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June English



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Jordan was known as a man tight with money, one who wouldn't give full pay for a job done if he could get away with it. A miner, John Newton, listed in the 1852 Mariposa County Census, was probably the one man who had the last laugh over the greedy Captain.

The stock at the fort had to be fed and there were no cultivated fields of grain or grasses large enough to supply feed for the horses and oxen. Jordan contracted with Newton to supply all the wild afilari hay he could cut and cure and he promised to pay him 50 dollars a ton on the site. When Newton was ready, he told the Captain to send his men, but he wanted his money first. The Captain inspected the mountain of hay and reluctantly paid the agreed price. The Army wagons and soldiers were sent to the huge stack with orders to bring it all back to the fort.

Loud, long and appreciative was the roar of laughter as the story was told in the mining camps for years to come. Captain Jordan had been caught at his own game. Newton had covered a hill-sized granite boulder with hay and a stab with the hay fork met the resistance of the rock a foot beneath the surface. Newton was never seen again and no record of his name has been found in this region since that time. The cost was paid by the government, but one can imagine that Jordan had a lot of explaining to do! Jordan's humiliation must have been a traumatic shock. There is no written reference as to when he left Fort Miller, but it was probably soon after this affair.

The last serious trouble with the Indians was in 1856. Again, the white men had pressed the remaining Indians to the breaking point and a detachment from the fort and a civilian militia were sent to the Four Creeks area in Tulare County to restore peace. Captain Livingston was in command of the regulars and in this group was our old friend, John Dwyer, the little Irishman who threw the rock at the back of Charles Converse's head thereby creating the circumstance that caused the death of William Crowe. Dwyer spent the remainder of his life in Fresno County. Also stationed at the fort was Robert Brancford, who was reputed to have carried Dwyer across Death Valley on his back.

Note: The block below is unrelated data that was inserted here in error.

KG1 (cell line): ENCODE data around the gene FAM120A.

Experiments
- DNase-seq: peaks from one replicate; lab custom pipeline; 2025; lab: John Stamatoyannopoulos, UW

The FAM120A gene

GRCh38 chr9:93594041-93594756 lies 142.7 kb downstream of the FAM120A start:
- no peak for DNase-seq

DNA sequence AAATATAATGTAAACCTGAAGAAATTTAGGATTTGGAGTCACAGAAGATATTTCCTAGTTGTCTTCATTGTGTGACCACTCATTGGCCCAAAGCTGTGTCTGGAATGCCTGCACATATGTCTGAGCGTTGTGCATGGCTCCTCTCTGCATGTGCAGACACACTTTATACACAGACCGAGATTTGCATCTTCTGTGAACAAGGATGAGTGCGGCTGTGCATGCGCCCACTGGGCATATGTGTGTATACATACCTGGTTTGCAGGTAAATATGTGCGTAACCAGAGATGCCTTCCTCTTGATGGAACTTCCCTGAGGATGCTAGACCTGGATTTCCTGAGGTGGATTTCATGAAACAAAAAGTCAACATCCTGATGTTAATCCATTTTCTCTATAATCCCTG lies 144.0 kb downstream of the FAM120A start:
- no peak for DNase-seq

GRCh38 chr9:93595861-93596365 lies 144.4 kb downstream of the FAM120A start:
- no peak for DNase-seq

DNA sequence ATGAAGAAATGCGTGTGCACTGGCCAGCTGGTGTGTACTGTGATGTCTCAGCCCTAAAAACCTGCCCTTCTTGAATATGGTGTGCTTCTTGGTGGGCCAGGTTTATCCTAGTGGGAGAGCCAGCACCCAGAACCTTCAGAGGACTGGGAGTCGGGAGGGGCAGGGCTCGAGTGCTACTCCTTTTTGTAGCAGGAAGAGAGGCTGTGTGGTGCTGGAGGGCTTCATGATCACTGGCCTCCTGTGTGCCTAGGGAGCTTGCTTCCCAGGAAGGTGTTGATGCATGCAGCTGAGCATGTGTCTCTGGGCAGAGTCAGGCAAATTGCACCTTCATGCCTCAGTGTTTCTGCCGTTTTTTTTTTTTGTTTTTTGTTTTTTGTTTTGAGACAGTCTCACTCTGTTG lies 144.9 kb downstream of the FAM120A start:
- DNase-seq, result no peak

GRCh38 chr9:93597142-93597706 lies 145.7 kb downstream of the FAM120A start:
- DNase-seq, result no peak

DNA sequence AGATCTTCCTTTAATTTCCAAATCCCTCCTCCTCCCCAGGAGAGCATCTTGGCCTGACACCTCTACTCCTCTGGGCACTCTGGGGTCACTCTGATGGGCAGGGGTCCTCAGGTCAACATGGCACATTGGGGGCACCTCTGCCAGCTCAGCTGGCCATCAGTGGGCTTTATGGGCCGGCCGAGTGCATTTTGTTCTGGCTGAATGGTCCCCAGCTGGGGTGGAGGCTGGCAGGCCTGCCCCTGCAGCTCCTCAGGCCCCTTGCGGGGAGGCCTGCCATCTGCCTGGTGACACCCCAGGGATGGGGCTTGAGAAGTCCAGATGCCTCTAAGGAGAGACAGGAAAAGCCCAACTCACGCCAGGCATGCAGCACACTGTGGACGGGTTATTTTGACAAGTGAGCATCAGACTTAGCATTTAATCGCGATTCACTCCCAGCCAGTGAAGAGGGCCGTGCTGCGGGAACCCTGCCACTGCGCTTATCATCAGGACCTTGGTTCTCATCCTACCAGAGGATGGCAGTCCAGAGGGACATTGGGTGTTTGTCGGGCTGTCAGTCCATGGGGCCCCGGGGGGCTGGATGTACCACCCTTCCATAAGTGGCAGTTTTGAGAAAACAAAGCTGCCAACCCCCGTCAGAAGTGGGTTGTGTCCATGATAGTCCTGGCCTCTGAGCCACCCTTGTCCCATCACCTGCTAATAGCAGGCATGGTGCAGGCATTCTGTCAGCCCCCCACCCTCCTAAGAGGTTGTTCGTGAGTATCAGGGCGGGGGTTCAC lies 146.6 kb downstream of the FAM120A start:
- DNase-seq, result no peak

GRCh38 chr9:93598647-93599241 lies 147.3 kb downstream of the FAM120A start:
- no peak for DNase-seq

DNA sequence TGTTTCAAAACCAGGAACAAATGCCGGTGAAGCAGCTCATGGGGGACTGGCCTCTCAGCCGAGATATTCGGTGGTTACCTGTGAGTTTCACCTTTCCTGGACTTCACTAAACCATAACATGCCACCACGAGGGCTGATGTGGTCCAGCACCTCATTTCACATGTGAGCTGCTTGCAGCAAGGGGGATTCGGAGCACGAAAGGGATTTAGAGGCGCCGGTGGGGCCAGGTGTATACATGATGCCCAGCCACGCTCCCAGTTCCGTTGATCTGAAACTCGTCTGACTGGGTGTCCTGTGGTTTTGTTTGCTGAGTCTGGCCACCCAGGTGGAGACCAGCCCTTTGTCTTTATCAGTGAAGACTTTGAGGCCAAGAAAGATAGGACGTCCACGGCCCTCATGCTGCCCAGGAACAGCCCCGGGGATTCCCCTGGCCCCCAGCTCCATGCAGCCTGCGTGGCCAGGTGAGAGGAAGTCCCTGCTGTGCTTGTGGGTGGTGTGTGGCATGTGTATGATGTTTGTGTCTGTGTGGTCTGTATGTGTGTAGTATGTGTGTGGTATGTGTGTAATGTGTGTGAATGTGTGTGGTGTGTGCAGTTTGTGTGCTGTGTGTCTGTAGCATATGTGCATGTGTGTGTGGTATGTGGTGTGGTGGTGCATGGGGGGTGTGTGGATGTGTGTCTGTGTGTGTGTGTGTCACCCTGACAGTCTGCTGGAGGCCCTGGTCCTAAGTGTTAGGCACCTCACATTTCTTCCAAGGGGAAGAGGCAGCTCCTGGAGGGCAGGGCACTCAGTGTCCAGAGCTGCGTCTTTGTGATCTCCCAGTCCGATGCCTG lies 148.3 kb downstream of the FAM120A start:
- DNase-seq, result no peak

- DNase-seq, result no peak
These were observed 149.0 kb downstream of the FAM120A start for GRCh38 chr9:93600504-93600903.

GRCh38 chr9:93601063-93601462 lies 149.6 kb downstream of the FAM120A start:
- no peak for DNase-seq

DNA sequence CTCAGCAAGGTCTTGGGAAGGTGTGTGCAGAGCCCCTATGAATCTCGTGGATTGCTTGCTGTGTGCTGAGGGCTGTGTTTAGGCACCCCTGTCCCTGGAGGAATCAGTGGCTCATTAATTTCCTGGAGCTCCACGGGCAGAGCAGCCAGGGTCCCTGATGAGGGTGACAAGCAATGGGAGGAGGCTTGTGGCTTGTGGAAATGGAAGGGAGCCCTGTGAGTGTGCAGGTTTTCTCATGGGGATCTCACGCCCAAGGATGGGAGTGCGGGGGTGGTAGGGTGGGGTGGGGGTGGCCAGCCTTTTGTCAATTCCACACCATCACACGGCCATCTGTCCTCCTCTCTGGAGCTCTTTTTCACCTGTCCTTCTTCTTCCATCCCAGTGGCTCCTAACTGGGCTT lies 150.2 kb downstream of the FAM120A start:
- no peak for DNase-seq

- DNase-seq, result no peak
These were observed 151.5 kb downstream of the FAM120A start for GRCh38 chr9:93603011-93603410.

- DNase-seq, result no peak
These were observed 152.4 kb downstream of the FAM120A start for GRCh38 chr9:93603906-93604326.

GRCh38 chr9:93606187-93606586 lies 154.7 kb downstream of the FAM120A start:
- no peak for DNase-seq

Life at Fort Miller, after the first exciting days, was probably the best a soldier could ask for. Situated at a picturesque spot, teeming with wild life, but still near enough to a busy frontier settlement for diversion. Opportunities to pan for gold when off duty gave the men a chance to earn money apart from their meager pay. Living at the fort offered well-built snug quarters, a doctor in the hospital and medicine in the apothecary shop, and trades that could be learned from the carpenters, blacksmith and other men with skills. Flowers bloomed on the post, and the breeze from the river cooled the area of the fort on the hottest day. Wild mountain berries, fresh salmon in season, and smoked salmon bought from the Indians, wild deer and antelope meat brought in fresh by Joe Folsom added to the usual dull diet of the frontier soldier. Millerton was nearby and if a man did not get into too much trouble, he was allowed to come back and sleep off the night before.

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